Although this natural herbal ingredient has a pretty dramatic name, it is actually very beneficial for somebody dealing with sciatic nerve issues. It functions as a highly potent and powerful natural anti-inflammatory, and potentially to be just as powerful, if not more so, in fact, as Ibuprofen. Ideally, begin with dosages of around 1500mg–2000mg twice per day, although it should be avoided if you are using blood-thinning medications, or if you are suffering with peptic ulcers.

Epsom salts

Epsom salts are renowned for their near miraculous healing properties, and these properties really prove their worth for treating sciatica. Epsom salts help to relax the muscles and they naturally draw out harmful toxins from the body. With sciatica, it is the muscle relaxing benefits that prove useful, especially when you take an Epsom salt bath. Ideally you should run the bath as hot as you can tolerate it, dissolve 2 large cups of salts in the bath, and before getting in you should apply an ice pack to your lower back, making use of the hot and cold therapy methods we looked at previously.

The warmth of the bath, along with the salts, will relax the muscles, will help to reduce inflammation and swelling, and will help you to relax and unwind as well. Sciatica can make it very tough to sleep at night, and as we do much of our healing when we sleep, you will want to take any help that you can get. Your nerves and muscles will really benefit from the salts and from the sleep that they help promote, so make sure you try an Epsom salt bath out as soon as you can, as you will really benefit.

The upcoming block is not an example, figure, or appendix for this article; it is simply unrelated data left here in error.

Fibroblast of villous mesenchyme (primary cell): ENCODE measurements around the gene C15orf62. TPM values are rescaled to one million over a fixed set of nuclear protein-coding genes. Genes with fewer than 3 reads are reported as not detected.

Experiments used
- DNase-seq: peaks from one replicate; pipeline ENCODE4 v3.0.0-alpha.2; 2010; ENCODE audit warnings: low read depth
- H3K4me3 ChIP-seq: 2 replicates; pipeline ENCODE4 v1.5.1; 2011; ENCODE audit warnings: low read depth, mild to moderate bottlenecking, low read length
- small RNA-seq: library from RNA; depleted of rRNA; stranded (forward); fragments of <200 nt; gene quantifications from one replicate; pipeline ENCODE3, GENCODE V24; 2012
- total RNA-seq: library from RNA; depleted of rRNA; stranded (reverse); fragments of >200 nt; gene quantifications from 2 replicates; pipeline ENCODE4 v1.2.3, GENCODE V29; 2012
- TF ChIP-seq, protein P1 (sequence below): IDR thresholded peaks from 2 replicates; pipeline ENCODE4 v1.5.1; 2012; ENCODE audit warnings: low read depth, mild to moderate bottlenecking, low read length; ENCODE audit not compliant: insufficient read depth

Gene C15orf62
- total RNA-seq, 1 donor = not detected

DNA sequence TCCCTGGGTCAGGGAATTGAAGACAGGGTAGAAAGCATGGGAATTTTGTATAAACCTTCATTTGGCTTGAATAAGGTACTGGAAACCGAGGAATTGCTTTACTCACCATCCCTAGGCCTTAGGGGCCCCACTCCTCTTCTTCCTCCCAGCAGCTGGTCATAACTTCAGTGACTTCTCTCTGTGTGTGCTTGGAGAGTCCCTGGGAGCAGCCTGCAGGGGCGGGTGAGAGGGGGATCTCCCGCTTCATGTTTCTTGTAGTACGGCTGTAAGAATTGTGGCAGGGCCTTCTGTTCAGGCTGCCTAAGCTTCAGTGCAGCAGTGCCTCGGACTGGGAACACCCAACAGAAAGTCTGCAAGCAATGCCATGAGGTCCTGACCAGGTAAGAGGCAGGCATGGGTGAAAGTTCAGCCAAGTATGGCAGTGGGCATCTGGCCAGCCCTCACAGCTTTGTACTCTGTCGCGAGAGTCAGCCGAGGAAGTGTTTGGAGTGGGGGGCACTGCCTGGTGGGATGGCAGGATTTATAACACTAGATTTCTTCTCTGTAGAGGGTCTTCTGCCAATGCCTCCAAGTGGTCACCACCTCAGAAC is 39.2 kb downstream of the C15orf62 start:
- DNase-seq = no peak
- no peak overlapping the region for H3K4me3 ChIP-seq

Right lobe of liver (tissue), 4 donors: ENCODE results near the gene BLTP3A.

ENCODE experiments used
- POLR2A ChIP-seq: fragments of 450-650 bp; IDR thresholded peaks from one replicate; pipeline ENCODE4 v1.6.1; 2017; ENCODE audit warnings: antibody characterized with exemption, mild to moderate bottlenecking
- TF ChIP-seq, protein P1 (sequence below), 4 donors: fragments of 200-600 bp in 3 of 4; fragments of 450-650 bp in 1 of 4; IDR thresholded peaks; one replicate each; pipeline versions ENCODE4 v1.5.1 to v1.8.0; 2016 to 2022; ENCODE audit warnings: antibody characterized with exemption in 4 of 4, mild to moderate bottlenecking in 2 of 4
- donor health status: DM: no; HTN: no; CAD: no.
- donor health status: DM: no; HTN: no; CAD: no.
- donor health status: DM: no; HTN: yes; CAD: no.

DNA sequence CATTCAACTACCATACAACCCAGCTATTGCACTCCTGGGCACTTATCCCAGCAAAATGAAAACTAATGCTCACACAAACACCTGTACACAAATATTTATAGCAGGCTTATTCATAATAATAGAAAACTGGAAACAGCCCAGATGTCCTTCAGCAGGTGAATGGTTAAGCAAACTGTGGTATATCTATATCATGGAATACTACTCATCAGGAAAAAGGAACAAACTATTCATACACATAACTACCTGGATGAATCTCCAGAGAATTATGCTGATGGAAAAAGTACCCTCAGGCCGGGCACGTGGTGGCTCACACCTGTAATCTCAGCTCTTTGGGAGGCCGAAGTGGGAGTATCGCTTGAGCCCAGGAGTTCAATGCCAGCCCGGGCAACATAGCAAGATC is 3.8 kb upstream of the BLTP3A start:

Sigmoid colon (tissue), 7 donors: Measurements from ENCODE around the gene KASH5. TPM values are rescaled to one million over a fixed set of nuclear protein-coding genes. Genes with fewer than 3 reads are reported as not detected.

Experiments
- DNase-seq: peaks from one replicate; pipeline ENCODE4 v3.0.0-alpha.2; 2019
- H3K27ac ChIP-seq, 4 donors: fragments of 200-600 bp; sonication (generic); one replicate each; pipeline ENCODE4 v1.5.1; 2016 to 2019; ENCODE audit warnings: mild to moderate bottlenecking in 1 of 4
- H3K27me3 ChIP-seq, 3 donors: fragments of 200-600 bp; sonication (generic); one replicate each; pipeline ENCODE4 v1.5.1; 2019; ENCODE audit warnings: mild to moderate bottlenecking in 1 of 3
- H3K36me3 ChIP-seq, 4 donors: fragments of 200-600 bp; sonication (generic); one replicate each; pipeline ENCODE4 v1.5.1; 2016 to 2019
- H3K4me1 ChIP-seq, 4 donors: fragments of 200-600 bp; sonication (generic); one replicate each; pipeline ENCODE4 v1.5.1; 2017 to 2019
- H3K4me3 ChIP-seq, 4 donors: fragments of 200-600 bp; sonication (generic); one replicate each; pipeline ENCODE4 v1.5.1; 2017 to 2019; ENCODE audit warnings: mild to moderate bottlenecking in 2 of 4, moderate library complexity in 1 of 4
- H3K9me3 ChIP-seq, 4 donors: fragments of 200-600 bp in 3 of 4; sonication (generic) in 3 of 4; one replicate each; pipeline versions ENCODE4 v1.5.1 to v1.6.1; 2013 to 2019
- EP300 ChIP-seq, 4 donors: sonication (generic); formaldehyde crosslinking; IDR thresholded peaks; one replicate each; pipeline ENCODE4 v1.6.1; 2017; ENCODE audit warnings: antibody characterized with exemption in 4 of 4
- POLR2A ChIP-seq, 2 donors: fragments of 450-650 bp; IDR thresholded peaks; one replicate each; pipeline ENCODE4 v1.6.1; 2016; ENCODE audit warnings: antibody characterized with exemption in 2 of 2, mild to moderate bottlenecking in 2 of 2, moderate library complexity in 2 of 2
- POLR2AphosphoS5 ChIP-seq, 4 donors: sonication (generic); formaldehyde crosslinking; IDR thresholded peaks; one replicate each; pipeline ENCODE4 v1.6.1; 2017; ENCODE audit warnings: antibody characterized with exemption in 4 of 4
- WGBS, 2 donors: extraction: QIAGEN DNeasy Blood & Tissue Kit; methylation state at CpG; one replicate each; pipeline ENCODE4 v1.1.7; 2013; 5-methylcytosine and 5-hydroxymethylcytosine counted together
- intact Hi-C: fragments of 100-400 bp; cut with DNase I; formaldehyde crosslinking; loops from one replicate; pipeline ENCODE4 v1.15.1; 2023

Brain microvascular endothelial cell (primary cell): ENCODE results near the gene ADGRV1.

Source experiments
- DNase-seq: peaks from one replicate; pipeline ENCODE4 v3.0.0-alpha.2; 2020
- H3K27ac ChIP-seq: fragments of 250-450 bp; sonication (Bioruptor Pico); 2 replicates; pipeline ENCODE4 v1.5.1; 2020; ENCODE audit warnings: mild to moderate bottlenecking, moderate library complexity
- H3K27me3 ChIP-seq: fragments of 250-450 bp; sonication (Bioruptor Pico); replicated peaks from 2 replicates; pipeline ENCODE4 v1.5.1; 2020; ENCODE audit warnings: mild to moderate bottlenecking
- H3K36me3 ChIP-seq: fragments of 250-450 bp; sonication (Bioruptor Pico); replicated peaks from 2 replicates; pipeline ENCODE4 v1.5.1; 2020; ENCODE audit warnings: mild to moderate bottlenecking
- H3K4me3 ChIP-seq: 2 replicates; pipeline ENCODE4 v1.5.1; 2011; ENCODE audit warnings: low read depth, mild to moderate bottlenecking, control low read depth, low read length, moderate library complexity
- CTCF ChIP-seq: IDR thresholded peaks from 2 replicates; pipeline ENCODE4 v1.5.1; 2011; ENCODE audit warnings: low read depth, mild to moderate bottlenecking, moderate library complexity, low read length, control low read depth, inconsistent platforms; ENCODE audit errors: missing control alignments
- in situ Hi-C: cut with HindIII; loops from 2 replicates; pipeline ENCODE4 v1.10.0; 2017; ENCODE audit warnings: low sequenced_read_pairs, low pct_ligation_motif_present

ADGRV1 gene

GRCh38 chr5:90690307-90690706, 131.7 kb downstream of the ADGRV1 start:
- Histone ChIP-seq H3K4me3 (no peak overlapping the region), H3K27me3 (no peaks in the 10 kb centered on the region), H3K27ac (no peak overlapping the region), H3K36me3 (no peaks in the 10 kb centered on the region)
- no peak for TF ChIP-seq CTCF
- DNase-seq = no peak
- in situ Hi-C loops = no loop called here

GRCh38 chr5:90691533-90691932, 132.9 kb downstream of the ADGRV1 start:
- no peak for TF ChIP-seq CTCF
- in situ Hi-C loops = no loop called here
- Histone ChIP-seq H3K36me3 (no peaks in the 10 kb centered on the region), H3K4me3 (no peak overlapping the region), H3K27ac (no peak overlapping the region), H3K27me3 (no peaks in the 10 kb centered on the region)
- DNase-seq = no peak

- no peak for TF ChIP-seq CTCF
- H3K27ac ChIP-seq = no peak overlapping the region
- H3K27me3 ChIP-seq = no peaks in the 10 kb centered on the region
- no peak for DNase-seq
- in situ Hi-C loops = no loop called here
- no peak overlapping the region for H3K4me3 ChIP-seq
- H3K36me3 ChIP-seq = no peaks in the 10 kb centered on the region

4 thoughts on “Remedies & Treatment for Sciatica”

  1. Thanks for sharing this, going through a rough spell now and your info is concise, clear and makes perfect sense. Much appreciated.

  2. The Epsom salt bath is currently giving me such relief after a very painful week of sciatica. I’ve used these baths for many years to draw out toxins. Not sure why I didn’t immediately think of them for this. Thank you!

  3. Hi thank you for the interesting article. It was very informative, I’ve been trying accupuncture, deep tissue massage, physiotherapy etc for the last year, all to no avail. I have a trapped nerve between
    L4- L5, also a trapped femeral nerve, which is extremely painful when sitting down. Could you recommend any treatments that you think could help, especially with the trapped femeral nerve please?
    Many thanks Joanne